Dead gray whales keep showing up along the west coast of North America, from Alaska to Mexico, and it has become a concern for marine biologists.
And you guessed it: The climate crisis is theorized as the leading cause for these deaths.
Over the July 4 weekend, seven dead gray whales were discovered in Alaska: four near Kodiak Island, two at Egegik and another at Takli Island.
These findings raise the death toll for gray whales in Alaska to 22 this year.
The National Oceanic and Atmospheric Administration declared an unusual mortality event for gray whales on May 31.
The criteria to define an unusual mortality event
- A marked increase in the magnitude or a marked change in the nature of morbidity, mortality or strandings when compared with prior records.
- A temporal change in morbidity, mortality or strandings is occurring.
- A spatial change in morbidity, mortality or strandings is occurring.
- The species, age or sex composition of the affected animals is different than that of animals that are normally affected.
- Affected animals exhibit similar or unusual pathologic findings, behavior patterns, clinical signs or general physical condition.
- Potentially significant morbidity, mortality or stranding is observed in species, stocks, or populations that are particularly vulnerable.
- Morbidity is observed concurrent with or as part of an unexplained continual decline of a marine mammal population, stock or species.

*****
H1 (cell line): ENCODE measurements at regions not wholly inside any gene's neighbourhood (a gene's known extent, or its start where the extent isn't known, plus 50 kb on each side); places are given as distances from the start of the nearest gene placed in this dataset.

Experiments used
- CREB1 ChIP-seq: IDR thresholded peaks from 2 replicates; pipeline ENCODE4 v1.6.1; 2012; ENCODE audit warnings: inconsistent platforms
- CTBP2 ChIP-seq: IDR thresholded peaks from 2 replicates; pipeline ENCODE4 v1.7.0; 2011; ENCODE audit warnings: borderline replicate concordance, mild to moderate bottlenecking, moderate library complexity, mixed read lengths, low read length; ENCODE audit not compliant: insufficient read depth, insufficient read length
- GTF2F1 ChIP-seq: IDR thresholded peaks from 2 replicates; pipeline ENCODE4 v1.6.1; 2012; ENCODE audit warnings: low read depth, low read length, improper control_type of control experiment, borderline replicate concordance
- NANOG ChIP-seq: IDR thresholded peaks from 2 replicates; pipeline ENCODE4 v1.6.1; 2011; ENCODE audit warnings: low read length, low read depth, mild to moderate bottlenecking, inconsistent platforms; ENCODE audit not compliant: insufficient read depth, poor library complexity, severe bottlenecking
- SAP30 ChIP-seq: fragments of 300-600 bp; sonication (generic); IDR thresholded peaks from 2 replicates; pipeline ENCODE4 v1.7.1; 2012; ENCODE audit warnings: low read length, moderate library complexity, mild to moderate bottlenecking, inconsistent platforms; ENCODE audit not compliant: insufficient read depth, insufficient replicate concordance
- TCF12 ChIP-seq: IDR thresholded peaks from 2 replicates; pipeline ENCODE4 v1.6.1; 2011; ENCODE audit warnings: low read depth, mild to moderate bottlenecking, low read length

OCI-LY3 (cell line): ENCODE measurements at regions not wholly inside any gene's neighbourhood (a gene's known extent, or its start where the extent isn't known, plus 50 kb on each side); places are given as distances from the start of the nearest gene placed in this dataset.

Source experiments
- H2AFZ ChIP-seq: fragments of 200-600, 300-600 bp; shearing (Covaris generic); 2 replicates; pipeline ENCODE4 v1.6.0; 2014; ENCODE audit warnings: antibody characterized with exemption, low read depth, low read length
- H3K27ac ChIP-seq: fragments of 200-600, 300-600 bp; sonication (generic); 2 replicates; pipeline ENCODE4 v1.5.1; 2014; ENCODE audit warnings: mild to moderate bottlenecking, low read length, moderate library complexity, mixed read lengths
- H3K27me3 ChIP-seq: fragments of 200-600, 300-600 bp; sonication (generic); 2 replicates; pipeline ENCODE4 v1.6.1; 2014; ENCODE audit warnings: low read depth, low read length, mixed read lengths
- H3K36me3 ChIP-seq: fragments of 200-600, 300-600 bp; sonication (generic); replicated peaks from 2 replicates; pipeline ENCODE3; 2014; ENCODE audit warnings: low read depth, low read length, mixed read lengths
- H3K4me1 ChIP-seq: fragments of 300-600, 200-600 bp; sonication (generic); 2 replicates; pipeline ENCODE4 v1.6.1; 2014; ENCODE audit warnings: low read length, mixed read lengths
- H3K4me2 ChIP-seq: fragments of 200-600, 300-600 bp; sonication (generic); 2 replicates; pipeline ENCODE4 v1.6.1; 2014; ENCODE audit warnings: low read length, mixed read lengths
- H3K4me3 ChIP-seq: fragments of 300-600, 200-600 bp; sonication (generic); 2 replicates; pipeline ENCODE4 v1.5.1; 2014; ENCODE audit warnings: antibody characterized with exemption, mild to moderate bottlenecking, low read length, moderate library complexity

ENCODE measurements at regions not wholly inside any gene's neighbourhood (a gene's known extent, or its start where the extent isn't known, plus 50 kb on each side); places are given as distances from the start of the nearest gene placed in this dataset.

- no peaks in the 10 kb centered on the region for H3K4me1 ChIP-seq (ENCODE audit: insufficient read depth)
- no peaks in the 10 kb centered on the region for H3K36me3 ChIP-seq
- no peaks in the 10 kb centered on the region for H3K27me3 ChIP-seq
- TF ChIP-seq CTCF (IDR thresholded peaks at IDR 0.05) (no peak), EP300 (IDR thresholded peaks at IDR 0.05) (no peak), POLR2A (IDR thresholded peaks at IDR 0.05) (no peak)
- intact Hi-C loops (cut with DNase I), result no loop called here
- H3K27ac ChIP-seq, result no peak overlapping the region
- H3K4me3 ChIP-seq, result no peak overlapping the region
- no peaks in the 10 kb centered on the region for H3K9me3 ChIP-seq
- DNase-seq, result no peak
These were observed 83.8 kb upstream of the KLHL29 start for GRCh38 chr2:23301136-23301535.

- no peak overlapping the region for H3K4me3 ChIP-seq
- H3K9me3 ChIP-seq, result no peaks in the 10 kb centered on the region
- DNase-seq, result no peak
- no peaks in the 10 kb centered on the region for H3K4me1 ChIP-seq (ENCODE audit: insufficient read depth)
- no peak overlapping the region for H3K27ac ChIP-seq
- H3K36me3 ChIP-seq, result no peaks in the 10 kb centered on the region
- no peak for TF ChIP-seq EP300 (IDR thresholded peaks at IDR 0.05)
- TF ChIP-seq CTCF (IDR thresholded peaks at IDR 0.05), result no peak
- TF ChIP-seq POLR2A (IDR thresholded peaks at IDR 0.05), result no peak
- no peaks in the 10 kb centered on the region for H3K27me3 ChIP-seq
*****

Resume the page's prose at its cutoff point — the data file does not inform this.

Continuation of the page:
According to the Marine Mammal Protection Act, an unusual mortality event is defined as “as a stranding event that is unexpected, involves a significant die-off of any marine mammal population, and demands immediate response.” A set of seven criteria has been developed to determine such an event, and at least one of the seven must be met for an official declaration. “We have already exceeded the 1999 number of gray whale mortalities along the U.S. West Coast, including Alaska,” NOAA public affairs officer Julie Speegle wrote in an email. “In 1999, there were 91 gray whale mortalities (including 12 in Alaska). So far in 2019, the total for the U.S. West Coast (including 22 in Alaska) is 96. Only time will tell if we will approach the numbers for 2000 (U.S. West Coast 131, including 45 in Alaska).”
Gray whales migrate in the summer from warm breeding lagoons near Mexico to feeding grounds in the Arctic. They can grow as large as 90,000 pounds, and during feeding season, they typically eat up to 1.3 tons of food per day.
Many of the gray whales were found malnourished, which leads scientists to believe that they are not eating enough.
“Scientists theorize there may have been a disruption in the gray whale food source due to a lack of sea ice in the Arctic last summer,” Speegle said. “Gray whales fatten up during the summer by feeding on marine life, mostly amphipods off the ocean floor. But when sea ice melts and retreats (as it did last summer), there is a disruption in the food web that results in fewer amphipods for gray whales to eat.” Gray whales were on the endangered species list until 1994. Even with the latest unusual mortality event, the eastern North Pacific population of gray whales has thrived, reaching a population of about 27,000 whales, according to NOAA.